Taha Hussein is well renowned Egyptian author; he was born on Nov. 15, 1898 and died in Cairo on Oct 28, 1973. Hussein’s childhood was very harsh and unhappy as he lost his eyesight at age of three by a barber who was a local practitioner. This disability affected him as he was mistreated and bullied by his peers in school and his parents inadvertently treated him as a liability due to his illness. However, Hussein overcame his obstacles and flew to France to finish his education after he took his bachelor in University of Cairo. He was the first Egyptian to receive a PhD from Sorbonne, France.
After Elliot’s death, they were graciously granted four more children: son Carol (1902), who would later commit suicide in 1940; Irma(1903), who later developed mental illness; Marjorie(1905), who died in her late 20s after giving birth; and Elinor(1907), who died just weeks after being born (Robert Frost Biography). Yet another major stepping stone of how Frost’s symbolic poems contain depth and perception. The bad fortune further continues with multiple rejects from publishers concerning his poems. Due to career opportunities, Frost, and his wife came to an agreement to sell the farm and move the family to England. Within a few months, Frost found a publisher who would publish his first book of poems, “A Boy’s Will,” followed by “North of Boston” a year later (Robert Frost Biography).
This reflects Owen’s life at this time as he wrote this poem while he was recuperating in a military hospital for wounds sustained in the battlefield. Through the use of contrast, shocking imagery and juxtaposition Owen portrays the pity of war and the effects of the horrors of war on the soldiers. Owen creates pity for the soldier using emotive language in the first stanza. The soldier is described as “shivering in his ghastly suit of grey”. The adjective “ghastly” has connotations of ghouls and death.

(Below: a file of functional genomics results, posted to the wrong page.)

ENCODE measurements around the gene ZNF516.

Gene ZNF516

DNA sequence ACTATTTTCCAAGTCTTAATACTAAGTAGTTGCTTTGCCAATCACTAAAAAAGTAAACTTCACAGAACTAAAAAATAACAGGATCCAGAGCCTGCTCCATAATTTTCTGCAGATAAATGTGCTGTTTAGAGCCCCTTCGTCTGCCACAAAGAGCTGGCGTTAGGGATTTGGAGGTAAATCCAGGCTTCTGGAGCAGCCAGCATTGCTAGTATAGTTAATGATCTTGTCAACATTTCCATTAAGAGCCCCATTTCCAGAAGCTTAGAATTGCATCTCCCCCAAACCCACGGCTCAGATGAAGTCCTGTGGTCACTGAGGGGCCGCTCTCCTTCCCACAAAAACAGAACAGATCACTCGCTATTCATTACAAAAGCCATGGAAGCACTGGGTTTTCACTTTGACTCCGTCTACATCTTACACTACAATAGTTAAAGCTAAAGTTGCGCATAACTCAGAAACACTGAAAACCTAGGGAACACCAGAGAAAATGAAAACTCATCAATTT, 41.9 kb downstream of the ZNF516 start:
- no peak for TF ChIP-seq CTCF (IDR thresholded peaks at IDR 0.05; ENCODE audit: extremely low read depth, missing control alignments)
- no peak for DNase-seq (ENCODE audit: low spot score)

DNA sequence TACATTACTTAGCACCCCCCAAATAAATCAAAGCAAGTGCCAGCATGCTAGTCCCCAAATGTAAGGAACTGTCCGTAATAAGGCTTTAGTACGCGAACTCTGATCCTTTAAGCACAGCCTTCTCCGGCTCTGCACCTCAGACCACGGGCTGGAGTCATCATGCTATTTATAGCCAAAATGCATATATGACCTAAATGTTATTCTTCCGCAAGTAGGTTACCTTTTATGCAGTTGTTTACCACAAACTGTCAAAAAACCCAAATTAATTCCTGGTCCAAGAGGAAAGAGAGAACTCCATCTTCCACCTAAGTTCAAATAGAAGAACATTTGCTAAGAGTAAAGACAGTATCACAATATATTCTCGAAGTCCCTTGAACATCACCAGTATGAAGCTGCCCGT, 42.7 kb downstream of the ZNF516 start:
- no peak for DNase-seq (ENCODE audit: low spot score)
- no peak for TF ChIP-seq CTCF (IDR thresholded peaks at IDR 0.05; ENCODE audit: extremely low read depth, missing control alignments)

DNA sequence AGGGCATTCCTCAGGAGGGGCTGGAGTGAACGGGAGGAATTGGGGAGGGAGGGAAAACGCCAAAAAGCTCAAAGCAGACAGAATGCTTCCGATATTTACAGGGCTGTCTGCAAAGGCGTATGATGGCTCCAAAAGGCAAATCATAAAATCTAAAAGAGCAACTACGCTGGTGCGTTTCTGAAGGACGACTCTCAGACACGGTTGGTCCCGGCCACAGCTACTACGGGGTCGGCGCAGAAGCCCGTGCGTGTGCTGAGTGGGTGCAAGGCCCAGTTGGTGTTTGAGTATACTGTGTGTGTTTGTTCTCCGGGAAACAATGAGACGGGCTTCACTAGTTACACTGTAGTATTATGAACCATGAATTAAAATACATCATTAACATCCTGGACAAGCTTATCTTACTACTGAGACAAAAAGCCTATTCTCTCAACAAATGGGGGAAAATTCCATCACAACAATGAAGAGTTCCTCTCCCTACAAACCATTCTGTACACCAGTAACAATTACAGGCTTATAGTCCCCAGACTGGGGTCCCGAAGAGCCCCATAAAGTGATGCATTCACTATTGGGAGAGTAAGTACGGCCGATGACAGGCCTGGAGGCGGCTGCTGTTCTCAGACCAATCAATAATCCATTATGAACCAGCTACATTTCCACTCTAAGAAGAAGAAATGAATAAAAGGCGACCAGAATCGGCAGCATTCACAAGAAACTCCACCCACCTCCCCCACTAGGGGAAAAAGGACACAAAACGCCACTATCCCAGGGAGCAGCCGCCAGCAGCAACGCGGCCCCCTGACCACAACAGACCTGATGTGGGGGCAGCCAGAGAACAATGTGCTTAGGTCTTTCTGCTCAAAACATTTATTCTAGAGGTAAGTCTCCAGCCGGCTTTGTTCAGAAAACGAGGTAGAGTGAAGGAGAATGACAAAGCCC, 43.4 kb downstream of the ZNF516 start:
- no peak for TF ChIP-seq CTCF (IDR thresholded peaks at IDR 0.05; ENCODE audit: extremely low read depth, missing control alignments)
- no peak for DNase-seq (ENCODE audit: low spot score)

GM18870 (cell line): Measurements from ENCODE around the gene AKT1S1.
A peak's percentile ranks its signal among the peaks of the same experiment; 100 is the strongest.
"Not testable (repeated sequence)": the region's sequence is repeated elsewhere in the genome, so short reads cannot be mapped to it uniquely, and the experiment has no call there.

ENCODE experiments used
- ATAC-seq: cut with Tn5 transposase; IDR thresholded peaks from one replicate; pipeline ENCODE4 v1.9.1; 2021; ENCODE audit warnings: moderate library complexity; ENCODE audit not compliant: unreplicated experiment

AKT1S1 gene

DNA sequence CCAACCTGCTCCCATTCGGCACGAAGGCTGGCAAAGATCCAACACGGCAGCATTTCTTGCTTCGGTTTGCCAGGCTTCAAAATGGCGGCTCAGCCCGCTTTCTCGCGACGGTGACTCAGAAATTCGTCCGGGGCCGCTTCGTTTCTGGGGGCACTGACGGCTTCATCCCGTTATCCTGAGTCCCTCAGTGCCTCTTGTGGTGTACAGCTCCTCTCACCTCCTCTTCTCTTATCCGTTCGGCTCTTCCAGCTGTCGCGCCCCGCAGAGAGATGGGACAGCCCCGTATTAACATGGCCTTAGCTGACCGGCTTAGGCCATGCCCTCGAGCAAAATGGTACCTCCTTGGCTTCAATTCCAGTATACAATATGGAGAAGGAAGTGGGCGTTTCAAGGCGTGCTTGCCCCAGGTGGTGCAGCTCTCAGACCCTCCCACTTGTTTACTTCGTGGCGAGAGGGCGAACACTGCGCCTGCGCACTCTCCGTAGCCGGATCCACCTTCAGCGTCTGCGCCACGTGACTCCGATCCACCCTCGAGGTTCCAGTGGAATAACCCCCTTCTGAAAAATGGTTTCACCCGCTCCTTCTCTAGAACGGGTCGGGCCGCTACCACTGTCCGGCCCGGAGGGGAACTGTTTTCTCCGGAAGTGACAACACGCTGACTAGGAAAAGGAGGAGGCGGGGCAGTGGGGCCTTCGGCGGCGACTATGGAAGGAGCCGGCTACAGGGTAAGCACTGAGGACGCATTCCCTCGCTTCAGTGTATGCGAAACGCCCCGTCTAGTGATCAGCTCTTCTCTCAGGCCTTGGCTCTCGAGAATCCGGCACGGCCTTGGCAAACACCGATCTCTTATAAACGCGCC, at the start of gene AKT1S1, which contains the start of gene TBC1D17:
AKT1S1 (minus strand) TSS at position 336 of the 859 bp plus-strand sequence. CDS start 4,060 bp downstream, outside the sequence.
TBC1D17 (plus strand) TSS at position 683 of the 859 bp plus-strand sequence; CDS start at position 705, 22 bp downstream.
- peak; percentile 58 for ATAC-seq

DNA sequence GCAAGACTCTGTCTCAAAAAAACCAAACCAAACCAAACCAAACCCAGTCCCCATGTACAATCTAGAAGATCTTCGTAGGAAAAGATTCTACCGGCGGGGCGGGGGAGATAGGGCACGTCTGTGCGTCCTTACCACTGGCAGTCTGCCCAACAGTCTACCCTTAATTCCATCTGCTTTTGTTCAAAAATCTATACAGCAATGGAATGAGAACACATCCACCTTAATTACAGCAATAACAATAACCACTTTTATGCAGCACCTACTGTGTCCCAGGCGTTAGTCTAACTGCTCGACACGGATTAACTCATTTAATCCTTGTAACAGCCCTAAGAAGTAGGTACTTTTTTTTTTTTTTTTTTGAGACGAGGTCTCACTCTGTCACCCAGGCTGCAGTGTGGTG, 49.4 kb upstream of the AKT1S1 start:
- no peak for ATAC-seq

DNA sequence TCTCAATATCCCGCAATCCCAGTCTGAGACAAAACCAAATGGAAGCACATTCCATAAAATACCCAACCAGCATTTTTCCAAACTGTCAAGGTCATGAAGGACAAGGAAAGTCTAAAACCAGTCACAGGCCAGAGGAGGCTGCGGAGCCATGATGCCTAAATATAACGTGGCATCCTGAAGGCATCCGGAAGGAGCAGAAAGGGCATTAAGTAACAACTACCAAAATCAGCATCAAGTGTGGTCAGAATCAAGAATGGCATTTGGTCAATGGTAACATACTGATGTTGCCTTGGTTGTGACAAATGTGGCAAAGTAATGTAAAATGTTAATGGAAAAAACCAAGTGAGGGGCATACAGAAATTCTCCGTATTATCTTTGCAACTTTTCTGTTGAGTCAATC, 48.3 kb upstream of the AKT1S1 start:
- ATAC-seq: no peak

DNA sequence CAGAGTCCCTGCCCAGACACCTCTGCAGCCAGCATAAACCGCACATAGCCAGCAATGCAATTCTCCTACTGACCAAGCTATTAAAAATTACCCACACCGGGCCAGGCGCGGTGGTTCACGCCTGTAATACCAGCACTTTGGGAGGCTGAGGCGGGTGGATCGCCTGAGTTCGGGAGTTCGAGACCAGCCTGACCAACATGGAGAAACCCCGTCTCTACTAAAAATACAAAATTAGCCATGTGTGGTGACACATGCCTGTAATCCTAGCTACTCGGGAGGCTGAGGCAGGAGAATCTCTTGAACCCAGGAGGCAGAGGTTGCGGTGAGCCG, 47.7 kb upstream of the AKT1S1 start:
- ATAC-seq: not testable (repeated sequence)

Terrible incidents continue to follow Billy such as the loss of his wife in a car accident and later survived an airplane crash with heavily injures in his head. Surviving a terrible war and terrible postwar experiences made Billy spend some time in a mental hospital and all of a sudden he began talking about his imaginary race Tralfamadorian. In a mental hospital Billy socializes with another patient, Eliot Rosewater, a repeated character of Vonnegut’s previous novel God Bless You, Mr. Rosewater, where he is introduces to the works of the science-fiction writer Kilgore Trout especially with the novel The Big Board, which creates out the scenario of his later adventures on Tralfamadore. In Slaughterhouse-Five, Vonnegut leaves the reader decide the implication of the science fiction in his novel whether it is used as a strategic means to remove attention from the horror of Dresden atrocity or it is simply a product of schizophrenic mind of his character to flee from harsh reality to a fantastic
However, as fate would have it, his father passed away the same year. This left Letterman with the troubling decision of leaving his widowed mother and younger brothers for school in Philadelphia or staying behind to serve as the man of the house. Fortunately, for the American society, Letterman decided to attend the school, which many would say is the ultimate reason he succeeded in the medical field due to the school’s quality staff and modern approach to medical education, not to mention he was also studying during what some referred to as a “dark era of medicine” (McGaugh 16). Letterman graduated in March of 1849 with his final thesis titled “Influence of Sects in Medicine and Science”. He was one of 188 new doctors to graduate that year and soon decided to join the